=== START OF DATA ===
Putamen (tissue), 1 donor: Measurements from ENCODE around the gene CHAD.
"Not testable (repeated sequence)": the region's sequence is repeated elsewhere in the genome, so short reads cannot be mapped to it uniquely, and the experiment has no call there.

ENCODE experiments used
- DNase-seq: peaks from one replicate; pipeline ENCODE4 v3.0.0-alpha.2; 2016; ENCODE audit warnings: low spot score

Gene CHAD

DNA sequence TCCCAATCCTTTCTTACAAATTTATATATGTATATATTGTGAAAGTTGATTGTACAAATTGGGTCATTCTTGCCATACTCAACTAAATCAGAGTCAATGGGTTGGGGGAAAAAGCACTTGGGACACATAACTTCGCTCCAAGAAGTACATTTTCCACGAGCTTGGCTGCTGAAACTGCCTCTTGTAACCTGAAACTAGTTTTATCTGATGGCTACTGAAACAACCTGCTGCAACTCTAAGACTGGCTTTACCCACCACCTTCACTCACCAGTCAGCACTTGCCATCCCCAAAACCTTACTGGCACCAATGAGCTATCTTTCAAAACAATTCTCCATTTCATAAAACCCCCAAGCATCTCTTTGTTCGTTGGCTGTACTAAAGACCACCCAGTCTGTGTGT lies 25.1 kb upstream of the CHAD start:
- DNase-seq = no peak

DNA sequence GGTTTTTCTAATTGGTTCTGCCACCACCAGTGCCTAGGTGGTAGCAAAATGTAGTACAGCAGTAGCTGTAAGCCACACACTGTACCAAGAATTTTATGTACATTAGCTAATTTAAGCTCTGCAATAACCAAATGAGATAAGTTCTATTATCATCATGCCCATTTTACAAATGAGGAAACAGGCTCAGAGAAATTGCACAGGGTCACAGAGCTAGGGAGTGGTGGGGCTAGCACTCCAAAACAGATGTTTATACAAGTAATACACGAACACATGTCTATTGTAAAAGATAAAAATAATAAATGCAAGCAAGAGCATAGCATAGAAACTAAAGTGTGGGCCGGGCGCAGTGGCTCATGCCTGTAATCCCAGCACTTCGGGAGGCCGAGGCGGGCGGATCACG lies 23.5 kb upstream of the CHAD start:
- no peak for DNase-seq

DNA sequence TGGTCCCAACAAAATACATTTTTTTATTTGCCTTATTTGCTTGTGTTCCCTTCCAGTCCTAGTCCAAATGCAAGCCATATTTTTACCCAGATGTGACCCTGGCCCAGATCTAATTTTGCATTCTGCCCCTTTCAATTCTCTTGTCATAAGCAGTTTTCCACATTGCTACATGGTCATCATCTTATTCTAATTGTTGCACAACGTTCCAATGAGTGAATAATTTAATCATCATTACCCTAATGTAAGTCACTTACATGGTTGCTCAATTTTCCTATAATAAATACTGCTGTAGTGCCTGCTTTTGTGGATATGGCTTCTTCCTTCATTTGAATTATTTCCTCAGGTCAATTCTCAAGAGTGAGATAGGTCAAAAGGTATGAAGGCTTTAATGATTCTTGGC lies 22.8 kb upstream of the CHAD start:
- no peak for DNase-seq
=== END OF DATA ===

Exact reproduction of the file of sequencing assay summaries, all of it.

Putamen (tissue), 1 donor: Measurements from ENCODE around the gene CHAD.
"Not testable (repeated sequence)": the region's sequence is repeated elsewhere in the genome, so short reads cannot be mapped to it uniquely, and the experiment has no call there.

ENCODE experiments used
- DNase-seq: peaks from one replicate; pipeline ENCODE4 v3.0.0-alpha.2; 2016; ENCODE audit warnings: low spot score

Gene CHAD

DNA sequence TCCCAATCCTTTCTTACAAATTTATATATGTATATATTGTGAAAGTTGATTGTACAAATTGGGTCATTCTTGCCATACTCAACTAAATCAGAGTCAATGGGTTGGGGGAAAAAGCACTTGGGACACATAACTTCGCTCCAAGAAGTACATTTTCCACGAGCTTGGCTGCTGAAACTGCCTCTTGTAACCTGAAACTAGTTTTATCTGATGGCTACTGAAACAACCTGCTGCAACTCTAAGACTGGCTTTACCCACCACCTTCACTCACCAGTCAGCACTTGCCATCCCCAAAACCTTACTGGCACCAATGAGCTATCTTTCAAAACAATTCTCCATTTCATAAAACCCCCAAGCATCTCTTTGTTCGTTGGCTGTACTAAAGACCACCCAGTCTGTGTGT lies 25.1 kb upstream of the CHAD start:
- DNase-seq = no peak

DNA sequence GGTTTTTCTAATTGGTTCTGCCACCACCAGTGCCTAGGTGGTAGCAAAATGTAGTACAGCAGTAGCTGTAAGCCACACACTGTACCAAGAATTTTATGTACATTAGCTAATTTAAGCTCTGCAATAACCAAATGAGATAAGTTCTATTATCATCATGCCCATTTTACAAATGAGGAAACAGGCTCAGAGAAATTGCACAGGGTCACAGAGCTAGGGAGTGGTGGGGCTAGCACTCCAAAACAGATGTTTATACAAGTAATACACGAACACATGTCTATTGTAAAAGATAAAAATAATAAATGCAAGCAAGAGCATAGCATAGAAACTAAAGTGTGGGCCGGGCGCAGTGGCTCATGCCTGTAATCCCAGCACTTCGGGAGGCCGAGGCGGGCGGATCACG lies 23.5 kb upstream of the CHAD start:
- no peak for DNase-seq

DNA sequence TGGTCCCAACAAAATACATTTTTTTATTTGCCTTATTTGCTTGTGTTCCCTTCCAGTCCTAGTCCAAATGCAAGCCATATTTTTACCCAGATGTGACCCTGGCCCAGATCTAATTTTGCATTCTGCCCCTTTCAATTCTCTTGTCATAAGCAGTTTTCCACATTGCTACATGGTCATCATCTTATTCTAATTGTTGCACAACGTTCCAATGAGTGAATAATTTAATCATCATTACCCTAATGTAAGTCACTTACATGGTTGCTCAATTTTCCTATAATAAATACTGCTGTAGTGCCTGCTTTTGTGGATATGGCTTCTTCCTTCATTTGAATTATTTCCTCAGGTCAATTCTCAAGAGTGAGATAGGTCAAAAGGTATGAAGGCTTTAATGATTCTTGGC lies 22.8 kb upstream of the CHAD start:
- no peak for DNase-seq